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Ministers accused on broadband plan
The Government plans to install superfast broadband across the UK by 2015
Local authorities have accused ministers of "riding roughshod" over planning permission after Culture Secretary Maria Miller announced measures to sidestep council approval for installing infrastructure for superfast broadband internet.
While the initiative - designed to boost the economy - was cheered by business, councillors accused the Government of putting the interests of big companies over those of residents and risking damage to roads and the natural environment.
Ms Miller said the only way of meeting the Government's ambitions to install superfast broadband across the UK by 2015 was "sweeping away the red tape", echoing Prime Minister David Cameron's words on Thursday on relaxing planning restrictions on home extensions.
Announcing the measures, which mainly affect councils in England, she said: "Superfast broadband is vital to secure our country's future - to kick-start economic growth and create jobs. We are putting in the essential infrastructure that will make UK businesses competitive, and sweeping away the red tape that is a barrier to economic recovery."
The Government will legislate to ease planning controls on broadband junction boxes and overhead lines, and will seek agreement on streamlining the approval process for roadworks to speed up installation of the network.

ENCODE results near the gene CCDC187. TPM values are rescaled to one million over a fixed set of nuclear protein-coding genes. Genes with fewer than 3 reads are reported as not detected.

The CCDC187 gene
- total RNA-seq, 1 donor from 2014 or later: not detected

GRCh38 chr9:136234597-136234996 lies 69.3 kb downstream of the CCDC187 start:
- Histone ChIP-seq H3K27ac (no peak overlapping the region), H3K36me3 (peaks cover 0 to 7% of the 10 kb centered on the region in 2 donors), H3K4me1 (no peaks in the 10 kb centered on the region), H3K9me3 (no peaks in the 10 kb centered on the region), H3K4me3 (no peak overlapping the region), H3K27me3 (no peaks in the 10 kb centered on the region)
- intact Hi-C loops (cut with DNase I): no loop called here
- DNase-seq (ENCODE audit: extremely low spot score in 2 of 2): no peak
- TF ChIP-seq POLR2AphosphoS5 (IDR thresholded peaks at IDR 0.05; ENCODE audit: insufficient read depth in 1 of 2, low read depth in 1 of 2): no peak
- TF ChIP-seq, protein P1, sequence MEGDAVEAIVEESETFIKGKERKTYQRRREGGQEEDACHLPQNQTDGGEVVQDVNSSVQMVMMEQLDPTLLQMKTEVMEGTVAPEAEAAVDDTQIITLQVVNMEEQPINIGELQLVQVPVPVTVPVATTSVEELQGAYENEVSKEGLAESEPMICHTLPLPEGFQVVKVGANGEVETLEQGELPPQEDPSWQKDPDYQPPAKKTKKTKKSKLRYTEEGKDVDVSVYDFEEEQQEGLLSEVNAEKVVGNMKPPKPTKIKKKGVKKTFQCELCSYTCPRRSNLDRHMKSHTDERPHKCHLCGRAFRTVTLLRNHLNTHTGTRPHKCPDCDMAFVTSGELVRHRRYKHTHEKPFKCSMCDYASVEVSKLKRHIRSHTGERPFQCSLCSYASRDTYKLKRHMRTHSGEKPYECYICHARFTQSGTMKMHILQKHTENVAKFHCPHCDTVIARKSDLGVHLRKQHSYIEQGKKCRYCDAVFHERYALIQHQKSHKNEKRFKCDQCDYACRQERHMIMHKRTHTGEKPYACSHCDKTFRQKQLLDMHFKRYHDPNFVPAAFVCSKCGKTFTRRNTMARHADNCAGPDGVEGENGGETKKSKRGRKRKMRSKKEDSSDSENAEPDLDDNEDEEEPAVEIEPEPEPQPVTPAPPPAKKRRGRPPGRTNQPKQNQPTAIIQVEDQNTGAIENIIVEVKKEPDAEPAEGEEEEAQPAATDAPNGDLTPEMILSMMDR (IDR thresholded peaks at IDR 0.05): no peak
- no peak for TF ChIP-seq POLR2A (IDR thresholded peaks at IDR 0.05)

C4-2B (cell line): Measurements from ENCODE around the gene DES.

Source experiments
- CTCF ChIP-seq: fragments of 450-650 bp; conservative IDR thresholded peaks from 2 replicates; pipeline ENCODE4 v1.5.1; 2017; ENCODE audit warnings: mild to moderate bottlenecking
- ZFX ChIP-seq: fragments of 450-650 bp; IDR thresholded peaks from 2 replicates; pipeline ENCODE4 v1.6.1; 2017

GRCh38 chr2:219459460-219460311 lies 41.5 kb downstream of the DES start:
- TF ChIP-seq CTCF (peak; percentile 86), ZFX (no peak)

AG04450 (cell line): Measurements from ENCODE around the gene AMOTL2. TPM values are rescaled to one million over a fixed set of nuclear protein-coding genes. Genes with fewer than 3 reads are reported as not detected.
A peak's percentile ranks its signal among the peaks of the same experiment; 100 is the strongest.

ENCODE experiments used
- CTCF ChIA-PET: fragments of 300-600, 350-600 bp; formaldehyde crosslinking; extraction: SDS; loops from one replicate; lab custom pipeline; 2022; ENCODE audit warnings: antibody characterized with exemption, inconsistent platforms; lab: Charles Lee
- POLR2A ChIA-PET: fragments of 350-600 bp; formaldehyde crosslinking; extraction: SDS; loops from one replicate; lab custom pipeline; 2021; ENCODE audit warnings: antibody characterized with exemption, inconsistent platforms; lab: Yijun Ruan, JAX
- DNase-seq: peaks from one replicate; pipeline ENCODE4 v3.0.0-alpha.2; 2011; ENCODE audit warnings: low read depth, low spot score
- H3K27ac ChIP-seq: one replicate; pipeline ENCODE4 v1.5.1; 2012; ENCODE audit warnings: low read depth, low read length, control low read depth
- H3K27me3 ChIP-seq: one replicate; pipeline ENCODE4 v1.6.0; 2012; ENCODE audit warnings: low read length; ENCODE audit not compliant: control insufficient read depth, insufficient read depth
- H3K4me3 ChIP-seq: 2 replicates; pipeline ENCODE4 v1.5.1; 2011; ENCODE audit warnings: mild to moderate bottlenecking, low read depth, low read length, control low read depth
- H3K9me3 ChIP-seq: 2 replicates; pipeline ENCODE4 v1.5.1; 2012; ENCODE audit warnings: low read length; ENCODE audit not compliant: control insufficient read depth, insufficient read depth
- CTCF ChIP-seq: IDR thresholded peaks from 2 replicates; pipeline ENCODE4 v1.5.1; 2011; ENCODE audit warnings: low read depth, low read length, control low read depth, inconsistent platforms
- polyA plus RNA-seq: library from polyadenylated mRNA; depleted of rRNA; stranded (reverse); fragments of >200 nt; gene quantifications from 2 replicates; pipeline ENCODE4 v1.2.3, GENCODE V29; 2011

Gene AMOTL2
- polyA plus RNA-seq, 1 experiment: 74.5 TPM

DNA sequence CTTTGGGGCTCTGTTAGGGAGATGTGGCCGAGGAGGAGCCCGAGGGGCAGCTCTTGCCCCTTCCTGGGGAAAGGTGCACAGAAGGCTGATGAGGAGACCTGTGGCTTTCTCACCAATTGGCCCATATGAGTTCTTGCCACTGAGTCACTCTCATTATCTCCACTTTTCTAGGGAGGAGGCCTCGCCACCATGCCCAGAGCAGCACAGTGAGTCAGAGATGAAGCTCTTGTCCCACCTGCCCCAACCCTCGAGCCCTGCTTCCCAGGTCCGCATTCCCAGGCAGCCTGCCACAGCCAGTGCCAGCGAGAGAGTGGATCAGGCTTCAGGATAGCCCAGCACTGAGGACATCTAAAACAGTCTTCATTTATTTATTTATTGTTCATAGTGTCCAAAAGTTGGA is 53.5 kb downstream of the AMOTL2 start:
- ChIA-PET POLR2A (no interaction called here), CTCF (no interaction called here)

But Local Government Association housing board chairman Mike Jones said: "Councils are as committed as Government to improving internet services for residents and business to help drive forward growth in their areas.
"However, the answer isn't riding roughshod over planning protections, and it's vital Government doesn't lose sight of the bigger picture in a race for short-term gain."
He added: "You cannot take away the rights of people to have a say on six-foot high, humming junction boxes outside their windows and gardens or poles and wires festooning their streets. Rushed and unnecessary roadworks to lay cables also risk costing council tax payers a fortune in repairs and, even when done properly, shorten the life of the roads."
Mr Jones said the barrier to progress was the Government's failure to get European Union clearance to spend the £530 million allocated to extending superfast broadband to rural areas - which accounts for around a third of coverage.
A spokesman for the Department of Culture, Media and Sport admitted they were waiting for the green light from Brussels on investing in reaching remote areas but said the new plans would speed up work by companies installing superfast internet in the rest of the country.